The Constitution of the United States, in its fourth Article, provides as follows: “No person held to service or labor in one State, under the laws thereof, escaping into another, shall, in consequence of any law or regulation therein, be discharged from such service or labor, but shall be delivered up, on claim of the party to whom such service or labor may be due.”

This stipulation was so material to the compact, that without it that compact would not have been made.
Texas, explicitly stating that being a slave state was one of its strongest ties to the states east of the Mississippi:

Texas abandoned her separate national existence and consented to become one of the Confederated Union to promote her welfare, insure domestic tranquility and secure more substantially the blessings of peace and liberty to her people. She was received into the confederacy with her own constitution, under the guarantee of the federal constitution and the compact of annexation, that she should enjoy these blessings. She was received as a commonwealth holding, maintaining and protecting the institution known as negro slavery— the servitude of the African to the white race within her limits— a relation that had existed from the first settlement of her wilderness by the white race, and which her people intended should exist in all future time. Her institutions and geographical position established the strongest ties between her and other slave-holding States of the confederacy. Those ties have been strengthened by association. But what has been the course of the government of the United States, and of the people and authorities of the non-slave-holding States, since our connection with them?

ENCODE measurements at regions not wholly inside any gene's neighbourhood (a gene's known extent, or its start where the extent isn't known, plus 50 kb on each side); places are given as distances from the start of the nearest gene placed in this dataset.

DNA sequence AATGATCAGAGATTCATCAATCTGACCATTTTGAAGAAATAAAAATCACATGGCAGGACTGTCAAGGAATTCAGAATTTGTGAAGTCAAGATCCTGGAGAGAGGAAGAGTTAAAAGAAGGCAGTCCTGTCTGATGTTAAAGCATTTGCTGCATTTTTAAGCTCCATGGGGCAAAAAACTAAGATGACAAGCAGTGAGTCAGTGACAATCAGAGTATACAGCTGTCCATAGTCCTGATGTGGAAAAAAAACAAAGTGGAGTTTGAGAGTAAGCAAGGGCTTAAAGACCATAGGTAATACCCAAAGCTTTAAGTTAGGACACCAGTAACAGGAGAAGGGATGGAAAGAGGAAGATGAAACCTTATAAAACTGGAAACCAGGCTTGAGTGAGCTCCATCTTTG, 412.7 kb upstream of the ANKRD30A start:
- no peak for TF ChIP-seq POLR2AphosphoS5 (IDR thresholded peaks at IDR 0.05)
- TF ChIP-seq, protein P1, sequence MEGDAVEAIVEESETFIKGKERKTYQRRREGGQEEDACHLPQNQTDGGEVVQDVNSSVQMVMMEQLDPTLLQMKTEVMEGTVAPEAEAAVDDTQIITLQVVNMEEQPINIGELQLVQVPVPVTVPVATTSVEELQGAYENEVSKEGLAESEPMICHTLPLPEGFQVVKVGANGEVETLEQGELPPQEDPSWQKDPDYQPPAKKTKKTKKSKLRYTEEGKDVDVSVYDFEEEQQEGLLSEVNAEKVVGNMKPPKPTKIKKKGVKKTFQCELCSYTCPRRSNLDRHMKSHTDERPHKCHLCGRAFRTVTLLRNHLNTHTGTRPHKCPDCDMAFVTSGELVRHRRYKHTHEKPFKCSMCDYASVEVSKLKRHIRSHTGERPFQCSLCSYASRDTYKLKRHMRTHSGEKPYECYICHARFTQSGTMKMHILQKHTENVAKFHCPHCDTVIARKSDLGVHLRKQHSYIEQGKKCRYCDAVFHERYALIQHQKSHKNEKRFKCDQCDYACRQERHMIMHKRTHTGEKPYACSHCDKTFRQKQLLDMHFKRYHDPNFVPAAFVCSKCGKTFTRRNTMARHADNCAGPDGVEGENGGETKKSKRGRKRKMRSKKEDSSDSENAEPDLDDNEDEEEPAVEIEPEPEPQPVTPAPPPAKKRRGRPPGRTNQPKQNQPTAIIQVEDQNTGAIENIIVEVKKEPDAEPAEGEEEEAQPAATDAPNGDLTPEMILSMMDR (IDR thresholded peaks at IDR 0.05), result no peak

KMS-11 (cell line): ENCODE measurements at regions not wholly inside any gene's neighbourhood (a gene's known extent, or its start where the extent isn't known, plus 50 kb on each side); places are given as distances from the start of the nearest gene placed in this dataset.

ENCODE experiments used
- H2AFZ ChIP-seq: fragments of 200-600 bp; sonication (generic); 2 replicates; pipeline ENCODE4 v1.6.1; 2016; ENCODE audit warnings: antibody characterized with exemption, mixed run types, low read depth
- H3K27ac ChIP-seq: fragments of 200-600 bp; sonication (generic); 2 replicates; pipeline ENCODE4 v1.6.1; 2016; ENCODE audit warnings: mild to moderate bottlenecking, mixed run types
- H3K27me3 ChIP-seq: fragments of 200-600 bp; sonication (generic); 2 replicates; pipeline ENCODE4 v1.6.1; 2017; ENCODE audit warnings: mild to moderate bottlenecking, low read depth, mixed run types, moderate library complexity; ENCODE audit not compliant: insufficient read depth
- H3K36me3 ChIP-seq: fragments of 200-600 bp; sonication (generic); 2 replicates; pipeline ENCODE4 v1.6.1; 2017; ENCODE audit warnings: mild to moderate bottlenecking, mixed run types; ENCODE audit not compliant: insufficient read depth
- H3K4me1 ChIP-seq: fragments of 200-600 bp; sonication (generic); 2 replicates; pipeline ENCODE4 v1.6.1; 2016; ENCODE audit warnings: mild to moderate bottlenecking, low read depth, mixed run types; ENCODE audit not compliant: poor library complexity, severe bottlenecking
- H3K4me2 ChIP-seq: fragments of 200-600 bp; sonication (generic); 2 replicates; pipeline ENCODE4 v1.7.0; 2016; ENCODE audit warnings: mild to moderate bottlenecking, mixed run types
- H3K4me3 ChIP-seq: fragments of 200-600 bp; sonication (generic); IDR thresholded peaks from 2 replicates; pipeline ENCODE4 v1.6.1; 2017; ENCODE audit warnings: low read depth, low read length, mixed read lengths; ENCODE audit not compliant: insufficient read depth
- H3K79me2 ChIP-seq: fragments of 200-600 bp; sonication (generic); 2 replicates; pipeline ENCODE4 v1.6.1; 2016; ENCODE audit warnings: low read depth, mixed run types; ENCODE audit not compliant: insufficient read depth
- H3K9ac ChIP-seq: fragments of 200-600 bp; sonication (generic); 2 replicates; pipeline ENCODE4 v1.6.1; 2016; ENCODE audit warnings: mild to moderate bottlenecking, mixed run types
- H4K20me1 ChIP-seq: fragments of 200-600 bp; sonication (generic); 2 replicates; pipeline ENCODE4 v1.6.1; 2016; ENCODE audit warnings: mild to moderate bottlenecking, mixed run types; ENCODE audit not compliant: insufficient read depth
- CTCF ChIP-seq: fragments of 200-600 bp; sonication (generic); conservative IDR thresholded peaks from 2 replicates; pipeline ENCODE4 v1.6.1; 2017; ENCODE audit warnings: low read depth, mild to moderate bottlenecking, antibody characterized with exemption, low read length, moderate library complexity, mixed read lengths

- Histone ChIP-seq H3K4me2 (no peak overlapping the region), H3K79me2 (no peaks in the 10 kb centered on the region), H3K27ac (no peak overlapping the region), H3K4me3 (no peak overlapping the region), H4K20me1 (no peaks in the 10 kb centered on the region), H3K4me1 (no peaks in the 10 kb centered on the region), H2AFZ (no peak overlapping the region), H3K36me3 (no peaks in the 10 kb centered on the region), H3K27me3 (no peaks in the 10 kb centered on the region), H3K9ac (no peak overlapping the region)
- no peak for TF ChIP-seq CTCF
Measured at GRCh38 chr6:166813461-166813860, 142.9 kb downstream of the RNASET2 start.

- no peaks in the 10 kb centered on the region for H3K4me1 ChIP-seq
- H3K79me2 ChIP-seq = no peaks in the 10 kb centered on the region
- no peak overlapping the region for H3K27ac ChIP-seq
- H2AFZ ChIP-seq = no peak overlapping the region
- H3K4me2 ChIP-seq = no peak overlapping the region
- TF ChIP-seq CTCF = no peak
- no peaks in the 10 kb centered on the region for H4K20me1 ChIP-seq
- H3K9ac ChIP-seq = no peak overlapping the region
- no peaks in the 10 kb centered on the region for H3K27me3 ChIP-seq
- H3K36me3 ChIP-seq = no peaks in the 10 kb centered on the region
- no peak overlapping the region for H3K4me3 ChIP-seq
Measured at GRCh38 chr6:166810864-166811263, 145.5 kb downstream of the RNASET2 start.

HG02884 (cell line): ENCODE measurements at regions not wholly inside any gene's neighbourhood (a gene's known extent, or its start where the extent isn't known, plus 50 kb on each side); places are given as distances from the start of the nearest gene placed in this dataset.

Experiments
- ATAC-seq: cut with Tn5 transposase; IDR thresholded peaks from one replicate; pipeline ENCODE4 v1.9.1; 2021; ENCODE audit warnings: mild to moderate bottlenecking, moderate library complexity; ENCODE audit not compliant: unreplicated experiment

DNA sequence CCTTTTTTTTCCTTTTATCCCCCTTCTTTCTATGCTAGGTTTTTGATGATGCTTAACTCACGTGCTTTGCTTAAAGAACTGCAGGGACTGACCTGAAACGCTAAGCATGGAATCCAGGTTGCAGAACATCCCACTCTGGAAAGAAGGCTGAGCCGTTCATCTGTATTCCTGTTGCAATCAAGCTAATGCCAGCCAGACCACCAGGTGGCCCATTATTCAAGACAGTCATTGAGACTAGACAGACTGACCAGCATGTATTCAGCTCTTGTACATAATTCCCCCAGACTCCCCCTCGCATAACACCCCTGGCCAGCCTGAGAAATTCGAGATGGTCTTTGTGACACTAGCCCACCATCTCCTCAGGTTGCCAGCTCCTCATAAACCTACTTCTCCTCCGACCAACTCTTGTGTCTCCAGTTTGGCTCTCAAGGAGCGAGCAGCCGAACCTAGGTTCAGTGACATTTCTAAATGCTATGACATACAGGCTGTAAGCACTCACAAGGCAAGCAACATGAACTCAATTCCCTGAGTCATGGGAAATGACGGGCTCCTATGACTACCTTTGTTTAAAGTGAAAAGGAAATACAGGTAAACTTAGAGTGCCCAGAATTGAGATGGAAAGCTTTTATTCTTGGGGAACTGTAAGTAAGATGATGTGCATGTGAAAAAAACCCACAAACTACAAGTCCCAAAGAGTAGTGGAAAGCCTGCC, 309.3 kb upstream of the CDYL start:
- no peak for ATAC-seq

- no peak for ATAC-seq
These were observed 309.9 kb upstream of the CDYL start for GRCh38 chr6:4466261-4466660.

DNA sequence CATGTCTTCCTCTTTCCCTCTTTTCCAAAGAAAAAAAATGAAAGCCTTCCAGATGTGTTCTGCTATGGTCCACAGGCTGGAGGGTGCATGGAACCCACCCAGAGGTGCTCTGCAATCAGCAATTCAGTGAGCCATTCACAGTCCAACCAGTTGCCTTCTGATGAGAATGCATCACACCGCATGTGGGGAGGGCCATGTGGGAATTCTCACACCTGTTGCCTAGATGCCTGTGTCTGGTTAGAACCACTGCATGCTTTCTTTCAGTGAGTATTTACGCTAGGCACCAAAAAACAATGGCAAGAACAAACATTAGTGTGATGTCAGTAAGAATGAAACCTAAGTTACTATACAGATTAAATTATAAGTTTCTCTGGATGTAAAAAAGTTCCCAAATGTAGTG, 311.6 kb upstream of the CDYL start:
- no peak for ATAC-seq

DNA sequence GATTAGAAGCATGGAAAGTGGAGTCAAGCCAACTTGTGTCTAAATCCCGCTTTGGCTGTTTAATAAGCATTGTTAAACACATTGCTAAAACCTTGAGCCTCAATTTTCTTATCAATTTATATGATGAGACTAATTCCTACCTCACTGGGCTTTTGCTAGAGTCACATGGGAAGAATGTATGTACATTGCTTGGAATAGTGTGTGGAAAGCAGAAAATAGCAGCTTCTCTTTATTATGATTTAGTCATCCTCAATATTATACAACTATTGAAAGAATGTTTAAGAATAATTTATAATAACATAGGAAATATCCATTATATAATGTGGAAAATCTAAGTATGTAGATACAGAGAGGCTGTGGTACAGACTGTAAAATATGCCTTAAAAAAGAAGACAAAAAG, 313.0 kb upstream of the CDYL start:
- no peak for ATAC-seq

And because I live in Tennessee, I think it’s appropriate to throw in some of my state’s stuff. Like the speech from Gov. Isham Harris (who very soon after sent Confederate troops to storm strongly pro-Union East Tennessee to prevent it from becoming its own state within the Union, as West Virginia would do successfully).

Shortly into his speech:

The systematic, wanton, and long continued agitation of the slavery question, with the actual and threatened aggressions of the Northern States and a portion of their people,upon the well-defined constitutional rights of the Southern citizen; the rapid growth and increase, in all the elements of power, of a purely sectional party, whose bond of union is uncompromising hostility to the rights and institutions of the fifteen Southern States, have produced a crisis in the affairs of the country, unparalleled in the history of the past, resulting already in the withdrawal from the Confederacy of one of the sovereignties which composed it, while others are rapidly preparing to move in the same direction.
And, finally, the Cornerstone Speech of CSA Vice President Alexander Stephens:

The new constitution has put at rest, forever, all the agitating questions relating to our peculiar institution African slavery as it exists amongst us the proper status of the negro in our form of civilization. This was theimmediate cause of the late rupture and present revolution.
And then:

Our new government is founded upon exactly the opposite idea; its foundations are laid, its corner- stone rests, upon the great truth that the negro is not equal to the white man; that slavery subordination to the superior race is his natural and normal condition. This, our new government, is the first, in the history of the world, based upon this greatphysical, philosophical, and moral truth.
And then this, perhaps even the most offensive (and saying it in the name of what I assume is the Christian God):